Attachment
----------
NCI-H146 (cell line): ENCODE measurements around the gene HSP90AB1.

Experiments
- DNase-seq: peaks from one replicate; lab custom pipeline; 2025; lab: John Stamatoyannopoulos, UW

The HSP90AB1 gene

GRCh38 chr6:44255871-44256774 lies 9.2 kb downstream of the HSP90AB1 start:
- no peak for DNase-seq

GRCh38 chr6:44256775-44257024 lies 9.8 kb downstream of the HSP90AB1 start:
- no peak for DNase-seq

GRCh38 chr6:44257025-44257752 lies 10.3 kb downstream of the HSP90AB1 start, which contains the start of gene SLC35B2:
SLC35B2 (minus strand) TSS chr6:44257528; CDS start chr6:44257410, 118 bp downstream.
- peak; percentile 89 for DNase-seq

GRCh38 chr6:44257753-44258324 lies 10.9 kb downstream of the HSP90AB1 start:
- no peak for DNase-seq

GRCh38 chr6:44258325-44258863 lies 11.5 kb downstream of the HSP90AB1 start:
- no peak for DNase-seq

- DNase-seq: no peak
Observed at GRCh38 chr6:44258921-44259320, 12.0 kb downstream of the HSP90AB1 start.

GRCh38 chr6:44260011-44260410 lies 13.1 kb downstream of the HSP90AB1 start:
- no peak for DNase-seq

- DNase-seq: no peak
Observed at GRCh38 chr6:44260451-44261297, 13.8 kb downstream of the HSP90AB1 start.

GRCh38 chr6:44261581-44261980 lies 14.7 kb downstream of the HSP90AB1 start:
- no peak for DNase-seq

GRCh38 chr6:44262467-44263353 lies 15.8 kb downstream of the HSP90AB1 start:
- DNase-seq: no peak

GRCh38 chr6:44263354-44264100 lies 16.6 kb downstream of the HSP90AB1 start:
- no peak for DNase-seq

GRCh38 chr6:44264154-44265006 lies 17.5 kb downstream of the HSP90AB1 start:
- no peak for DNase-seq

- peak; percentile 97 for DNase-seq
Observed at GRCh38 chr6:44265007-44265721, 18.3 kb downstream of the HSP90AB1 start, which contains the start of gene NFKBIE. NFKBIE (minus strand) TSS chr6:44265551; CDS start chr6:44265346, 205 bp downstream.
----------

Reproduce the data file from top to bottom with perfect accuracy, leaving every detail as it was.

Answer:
NCI-H146 (cell line): ENCODE measurements around the gene HSP90AB1.

Experiments
- DNase-seq: peaks from one replicate; lab custom pipeline; 2025; lab: John Stamatoyannopoulos, UW

The HSP90AB1 gene

GRCh38 chr6:44255871-44256774 lies 9.2 kb downstream of the HSP90AB1 start:
- no peak for DNase-seq

GRCh38 chr6:44256775-44257024 lies 9.8 kb downstream of the HSP90AB1 start:
- no peak for DNase-seq

GRCh38 chr6:44257025-44257752 lies 10.3 kb downstream of the HSP90AB1 start, which contains the start of gene SLC35B2:
SLC35B2 (minus strand) TSS chr6:44257528; CDS start chr6:44257410, 118 bp downstream.
- peak; percentile 89 for DNase-seq

GRCh38 chr6:44257753-44258324 lies 10.9 kb downstream of the HSP90AB1 start:
- no peak for DNase-seq

GRCh38 chr6:44258325-44258863 lies 11.5 kb downstream of the HSP90AB1 start:
- no peak for DNase-seq

- DNase-seq: no peak
Observed at GRCh38 chr6:44258921-44259320, 12.0 kb downstream of the HSP90AB1 start.

GRCh38 chr6:44260011-44260410 lies 13.1 kb downstream of the HSP90AB1 start:
- no peak for DNase-seq

- DNase-seq: no peak
Observed at GRCh38 chr6:44260451-44261297, 13.8 kb downstream of the HSP90AB1 start.

GRCh38 chr6:44261581-44261980 lies 14.7 kb downstream of the HSP90AB1 start:
- no peak for DNase-seq

GRCh38 chr6:44262467-44263353 lies 15.8 kb downstream of the HSP90AB1 start:
- DNase-seq: no peak

GRCh38 chr6:44263354-44264100 lies 16.6 kb downstream of the HSP90AB1 start:
- no peak for DNase-seq

GRCh38 chr6:44264154-44265006 lies 17.5 kb downstream of the HSP90AB1 start:
- no peak for DNase-seq

- peak; percentile 97 for DNase-seq
Observed at GRCh38 chr6:44265007-44265721, 18.3 kb downstream of the HSP90AB1 start, which contains the start of gene NFKBIE. NFKBIE (minus strand) TSS chr6:44265551; CDS start chr6:44265346, 205 bp downstream.